At the mirador in Noria Alta

Dragons of the earth flashing
red and green and gold
once moved to the galaxies
above cry out, they rage
against fate and thrash
their tails in a glitter
of fiery stars.

Sirens of the ocean weaving
seaspawn and seawrack
removed to the same
night sky, they rage
against time and weep
for their watery home
in teardrop stars.

And we, what have we to do
with dragons, with sirens, we
who see only the stars, only
beauty, we who’ve lost the exquisite
pain of those elemental beings?

We have nothing to do but
await the next wound, await
being ripped aloft from the earth,
soothed for now in soft forgetfulness,
in the bare beauty of the night sky,
where sirens silently weep the more
because they cannot
weep for us.


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15 thoughts on “At the mirador in Noria Alta

    • Thanks so much Annabel! With poems like this, it’s hard to know if they will resonate with anyone until they are released. Like many, it started with a seed, but the seed disintegrates quickly so the stems and leaves and flowers can grow. All you have left here are the stems, leaves, and flowers. Don’t ask me about the seed because it ceased to exist as the first words were written 😊 Gary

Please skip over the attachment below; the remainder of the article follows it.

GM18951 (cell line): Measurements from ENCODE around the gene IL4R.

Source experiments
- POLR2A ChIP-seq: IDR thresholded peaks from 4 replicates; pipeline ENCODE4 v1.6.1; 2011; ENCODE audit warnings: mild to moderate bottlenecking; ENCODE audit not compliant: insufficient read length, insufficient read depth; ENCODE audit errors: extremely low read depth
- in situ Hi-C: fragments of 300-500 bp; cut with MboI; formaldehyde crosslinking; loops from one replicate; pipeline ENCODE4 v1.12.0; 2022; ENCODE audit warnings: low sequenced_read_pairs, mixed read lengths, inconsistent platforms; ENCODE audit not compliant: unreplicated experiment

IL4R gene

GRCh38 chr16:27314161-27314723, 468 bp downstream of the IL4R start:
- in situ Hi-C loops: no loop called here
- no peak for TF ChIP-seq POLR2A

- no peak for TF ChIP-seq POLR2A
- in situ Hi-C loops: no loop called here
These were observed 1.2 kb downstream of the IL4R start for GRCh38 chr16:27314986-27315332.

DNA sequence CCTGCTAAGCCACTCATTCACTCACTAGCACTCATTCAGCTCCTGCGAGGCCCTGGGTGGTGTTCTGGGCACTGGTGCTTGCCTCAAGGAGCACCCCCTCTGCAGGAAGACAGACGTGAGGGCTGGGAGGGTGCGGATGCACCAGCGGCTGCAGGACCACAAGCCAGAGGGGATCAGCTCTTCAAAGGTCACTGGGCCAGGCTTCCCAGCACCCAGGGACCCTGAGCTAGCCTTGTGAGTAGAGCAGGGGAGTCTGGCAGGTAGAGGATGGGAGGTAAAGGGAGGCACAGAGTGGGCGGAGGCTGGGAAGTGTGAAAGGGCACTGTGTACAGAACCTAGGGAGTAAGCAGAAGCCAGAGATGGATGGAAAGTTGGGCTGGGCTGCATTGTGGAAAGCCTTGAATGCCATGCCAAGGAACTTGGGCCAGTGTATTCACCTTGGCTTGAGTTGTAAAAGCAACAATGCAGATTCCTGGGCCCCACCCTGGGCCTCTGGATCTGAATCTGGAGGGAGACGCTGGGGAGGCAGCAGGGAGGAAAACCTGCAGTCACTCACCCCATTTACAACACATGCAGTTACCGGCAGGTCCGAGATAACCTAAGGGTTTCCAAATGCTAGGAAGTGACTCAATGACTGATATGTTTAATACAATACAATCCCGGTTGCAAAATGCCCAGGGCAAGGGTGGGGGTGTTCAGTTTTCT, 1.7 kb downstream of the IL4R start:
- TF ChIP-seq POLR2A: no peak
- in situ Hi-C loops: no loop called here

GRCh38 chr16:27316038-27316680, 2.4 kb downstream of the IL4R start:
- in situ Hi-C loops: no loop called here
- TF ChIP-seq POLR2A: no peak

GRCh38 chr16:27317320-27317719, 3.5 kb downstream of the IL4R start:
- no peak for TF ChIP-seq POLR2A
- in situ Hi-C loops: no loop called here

Liked by 2 people

      • Wow, Gary. thank you so much for such valuable insights, esp from the poet himself.
        I did experience some complexed emotions as I read through this poem, the nudge was subtle yet enough for me to ponder deeper😃

        Thank you for sharing this wonderful poem of yours!🥂👍

        Liked by 1 person

        • Thank YOU, Annabel, for reminding me of what I am really trying to do here and in most of my poetry (“the nudge” that’s “subtle yet enough…”) — i.e., not reduce the reading experience to a fixed meaning (we might consider that a riddle, not a poem), but nudge the reader, give them a rich set of materials for them to “ponder deeper” and find their own byways of meaning. So I’d say you and I have helped each other reach a space of greater clarity today 🙂

          Liked by 1 person

  1. Oh this is beautiful, in all its power and imagery and philosophy.

     “we who’ve lost the exquisite
    pain of those elemental beings?”

    Something to truly ponder about! Such an artistic poem.

    Liked by 1 person

    • Thanks so much, Chandra Lynn! Let me know if you work it in. I always learn more about my poetry by hearing what other people do with it. Maybe I can Zoom call into your class at the end of your discussion 🙂 (You can email me through my About page if relevant.) Gary


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